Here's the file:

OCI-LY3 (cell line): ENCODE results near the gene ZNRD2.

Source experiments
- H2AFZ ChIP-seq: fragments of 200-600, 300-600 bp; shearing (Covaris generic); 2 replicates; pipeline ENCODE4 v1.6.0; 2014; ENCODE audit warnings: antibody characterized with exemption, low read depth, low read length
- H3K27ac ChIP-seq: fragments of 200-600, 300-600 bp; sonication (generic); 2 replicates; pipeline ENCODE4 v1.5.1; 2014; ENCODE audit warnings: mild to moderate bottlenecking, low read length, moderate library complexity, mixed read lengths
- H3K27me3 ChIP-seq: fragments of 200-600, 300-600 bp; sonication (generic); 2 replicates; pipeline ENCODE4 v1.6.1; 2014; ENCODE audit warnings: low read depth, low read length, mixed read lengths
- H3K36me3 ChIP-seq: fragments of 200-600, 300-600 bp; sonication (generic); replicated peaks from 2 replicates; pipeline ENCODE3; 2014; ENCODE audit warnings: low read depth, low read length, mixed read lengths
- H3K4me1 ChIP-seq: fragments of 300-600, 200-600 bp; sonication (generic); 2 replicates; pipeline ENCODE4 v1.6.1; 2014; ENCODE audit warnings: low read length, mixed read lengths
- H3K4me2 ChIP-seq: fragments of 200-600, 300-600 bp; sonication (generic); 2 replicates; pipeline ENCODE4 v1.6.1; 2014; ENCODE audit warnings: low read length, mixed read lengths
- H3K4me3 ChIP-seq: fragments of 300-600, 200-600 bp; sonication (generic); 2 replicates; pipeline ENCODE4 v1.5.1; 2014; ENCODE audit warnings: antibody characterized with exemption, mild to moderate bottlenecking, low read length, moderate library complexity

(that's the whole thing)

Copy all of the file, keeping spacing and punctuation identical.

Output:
OCI-LY3 (cell line): ENCODE results near the gene ZNRD2.

Source experiments
- H2AFZ ChIP-seq: fragments of 200-600, 300-600 bp; shearing (Covaris generic); 2 replicates; pipeline ENCODE4 v1.6.0; 2014; ENCODE audit warnings: antibody characterized with exemption, low read depth, low read length
- H3K27ac ChIP-seq: fragments of 200-600, 300-600 bp; sonication (generic); 2 replicates; pipeline ENCODE4 v1.5.1; 2014; ENCODE audit warnings: mild to moderate bottlenecking, low read length, moderate library complexity, mixed read lengths
- H3K27me3 ChIP-seq: fragments of 200-600, 300-600 bp; sonication (generic); 2 replicates; pipeline ENCODE4 v1.6.1; 2014; ENCODE audit warnings: low read depth, low read length, mixed read lengths
- H3K36me3 ChIP-seq: fragments of 200-600, 300-600 bp; sonication (generic); replicated peaks from 2 replicates; pipeline ENCODE3; 2014; ENCODE audit warnings: low read depth, low read length, mixed read lengths
- H3K4me1 ChIP-seq: fragments of 300-600, 200-600 bp; sonication (generic); 2 replicates; pipeline ENCODE4 v1.6.1; 2014; ENCODE audit warnings: low read length, mixed read lengths
- H3K4me2 ChIP-seq: fragments of 200-600, 300-600 bp; sonication (generic); 2 replicates; pipeline ENCODE4 v1.6.1; 2014; ENCODE audit warnings: low read length, mixed read lengths
- H3K4me3 ChIP-seq: fragments of 300-600, 200-600 bp; sonication (generic); 2 replicates; pipeline ENCODE4 v1.5.1; 2014; ENCODE audit warnings: antibody characterized with exemption, mild to moderate bottlenecking, low read length, moderate library complexity